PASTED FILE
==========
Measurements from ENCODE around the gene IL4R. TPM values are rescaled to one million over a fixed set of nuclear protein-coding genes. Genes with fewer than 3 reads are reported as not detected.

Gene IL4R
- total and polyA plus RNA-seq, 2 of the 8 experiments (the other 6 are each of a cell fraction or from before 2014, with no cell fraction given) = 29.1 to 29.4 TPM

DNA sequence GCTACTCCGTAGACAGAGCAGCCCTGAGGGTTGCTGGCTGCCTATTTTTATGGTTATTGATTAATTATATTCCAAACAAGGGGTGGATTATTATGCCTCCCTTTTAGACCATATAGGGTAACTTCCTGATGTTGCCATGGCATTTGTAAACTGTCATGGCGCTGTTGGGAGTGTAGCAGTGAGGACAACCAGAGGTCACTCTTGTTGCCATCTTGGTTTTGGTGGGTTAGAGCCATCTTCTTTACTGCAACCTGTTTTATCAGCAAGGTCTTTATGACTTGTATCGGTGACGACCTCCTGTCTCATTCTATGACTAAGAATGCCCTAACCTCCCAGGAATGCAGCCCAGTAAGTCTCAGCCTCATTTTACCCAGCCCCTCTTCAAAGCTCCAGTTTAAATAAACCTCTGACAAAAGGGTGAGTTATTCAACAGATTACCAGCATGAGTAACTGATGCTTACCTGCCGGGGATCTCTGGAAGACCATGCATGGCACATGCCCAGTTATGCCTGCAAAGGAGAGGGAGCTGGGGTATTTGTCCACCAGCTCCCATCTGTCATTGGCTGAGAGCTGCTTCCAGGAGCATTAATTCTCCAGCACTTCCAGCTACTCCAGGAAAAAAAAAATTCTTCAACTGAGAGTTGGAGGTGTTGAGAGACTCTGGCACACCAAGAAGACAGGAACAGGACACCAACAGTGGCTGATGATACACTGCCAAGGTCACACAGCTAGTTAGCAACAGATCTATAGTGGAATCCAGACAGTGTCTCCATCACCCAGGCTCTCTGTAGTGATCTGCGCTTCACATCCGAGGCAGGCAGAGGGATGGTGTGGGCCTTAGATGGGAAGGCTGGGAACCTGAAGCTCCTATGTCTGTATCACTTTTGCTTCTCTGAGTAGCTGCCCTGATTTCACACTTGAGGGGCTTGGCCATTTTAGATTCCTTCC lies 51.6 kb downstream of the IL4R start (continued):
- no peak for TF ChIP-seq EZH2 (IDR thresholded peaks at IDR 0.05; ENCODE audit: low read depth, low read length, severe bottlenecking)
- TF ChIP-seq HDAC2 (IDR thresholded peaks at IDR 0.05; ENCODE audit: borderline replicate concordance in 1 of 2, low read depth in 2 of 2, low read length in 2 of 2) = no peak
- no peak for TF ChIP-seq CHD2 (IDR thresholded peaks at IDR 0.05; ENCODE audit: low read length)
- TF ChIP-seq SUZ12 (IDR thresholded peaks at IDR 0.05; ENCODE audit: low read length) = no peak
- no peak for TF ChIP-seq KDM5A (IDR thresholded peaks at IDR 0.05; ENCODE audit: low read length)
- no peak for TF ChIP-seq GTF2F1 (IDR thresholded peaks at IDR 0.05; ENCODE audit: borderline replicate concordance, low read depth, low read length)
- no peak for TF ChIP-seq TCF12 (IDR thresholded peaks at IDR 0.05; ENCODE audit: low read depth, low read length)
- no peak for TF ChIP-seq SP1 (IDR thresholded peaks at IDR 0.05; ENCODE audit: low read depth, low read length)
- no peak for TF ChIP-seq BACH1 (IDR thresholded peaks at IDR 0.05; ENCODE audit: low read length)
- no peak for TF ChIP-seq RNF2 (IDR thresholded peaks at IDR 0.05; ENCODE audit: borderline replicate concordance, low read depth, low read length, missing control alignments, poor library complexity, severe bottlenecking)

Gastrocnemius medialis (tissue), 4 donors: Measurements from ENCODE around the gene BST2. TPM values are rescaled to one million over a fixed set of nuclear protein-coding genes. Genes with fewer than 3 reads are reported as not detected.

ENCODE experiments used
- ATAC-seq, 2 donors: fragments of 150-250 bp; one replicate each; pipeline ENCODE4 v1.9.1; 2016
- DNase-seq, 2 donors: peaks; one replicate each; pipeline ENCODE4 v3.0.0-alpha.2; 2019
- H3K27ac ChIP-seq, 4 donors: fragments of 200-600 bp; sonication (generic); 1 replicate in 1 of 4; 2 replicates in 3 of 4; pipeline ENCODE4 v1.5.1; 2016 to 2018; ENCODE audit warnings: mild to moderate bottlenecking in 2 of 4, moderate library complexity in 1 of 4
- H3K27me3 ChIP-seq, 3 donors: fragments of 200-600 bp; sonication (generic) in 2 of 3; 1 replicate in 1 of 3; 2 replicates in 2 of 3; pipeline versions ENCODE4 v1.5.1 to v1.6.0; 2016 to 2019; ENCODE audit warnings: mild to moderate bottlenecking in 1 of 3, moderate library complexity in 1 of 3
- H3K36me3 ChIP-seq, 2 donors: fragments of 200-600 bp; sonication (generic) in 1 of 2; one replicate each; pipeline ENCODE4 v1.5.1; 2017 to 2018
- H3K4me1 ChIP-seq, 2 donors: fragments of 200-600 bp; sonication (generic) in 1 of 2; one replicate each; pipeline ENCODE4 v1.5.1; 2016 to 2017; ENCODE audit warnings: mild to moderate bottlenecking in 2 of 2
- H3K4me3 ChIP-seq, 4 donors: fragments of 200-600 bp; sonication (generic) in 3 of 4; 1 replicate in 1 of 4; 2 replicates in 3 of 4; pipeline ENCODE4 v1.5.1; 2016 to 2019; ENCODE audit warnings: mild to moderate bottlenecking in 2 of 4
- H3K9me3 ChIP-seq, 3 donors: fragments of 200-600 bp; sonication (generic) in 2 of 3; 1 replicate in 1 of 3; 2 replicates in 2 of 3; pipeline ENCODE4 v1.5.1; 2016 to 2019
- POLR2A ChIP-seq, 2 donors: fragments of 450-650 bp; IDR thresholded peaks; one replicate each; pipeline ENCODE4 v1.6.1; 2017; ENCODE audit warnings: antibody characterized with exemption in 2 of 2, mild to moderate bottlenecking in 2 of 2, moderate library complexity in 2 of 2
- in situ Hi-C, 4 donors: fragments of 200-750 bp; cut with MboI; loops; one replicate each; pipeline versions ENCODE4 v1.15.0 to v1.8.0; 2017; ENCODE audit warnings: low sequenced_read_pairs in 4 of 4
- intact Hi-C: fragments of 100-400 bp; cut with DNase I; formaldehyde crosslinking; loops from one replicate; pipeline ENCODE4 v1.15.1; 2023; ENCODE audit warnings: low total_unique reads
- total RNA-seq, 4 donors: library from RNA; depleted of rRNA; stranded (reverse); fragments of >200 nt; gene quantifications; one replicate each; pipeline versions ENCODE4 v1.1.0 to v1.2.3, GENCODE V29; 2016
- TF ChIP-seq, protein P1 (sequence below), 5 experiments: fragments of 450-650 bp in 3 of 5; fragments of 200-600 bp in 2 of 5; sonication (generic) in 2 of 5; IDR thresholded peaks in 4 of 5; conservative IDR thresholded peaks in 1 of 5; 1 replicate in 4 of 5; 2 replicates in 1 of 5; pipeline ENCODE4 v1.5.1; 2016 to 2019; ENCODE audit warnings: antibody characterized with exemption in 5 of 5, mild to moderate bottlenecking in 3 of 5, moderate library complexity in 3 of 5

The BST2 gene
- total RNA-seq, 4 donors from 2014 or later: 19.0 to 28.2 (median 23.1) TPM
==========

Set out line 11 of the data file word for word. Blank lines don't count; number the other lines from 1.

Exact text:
- no peak for TF ChIP-seq TCF12 (IDR thresholded peaks at IDR 0.05; ENCODE audit: low read depth, low read length)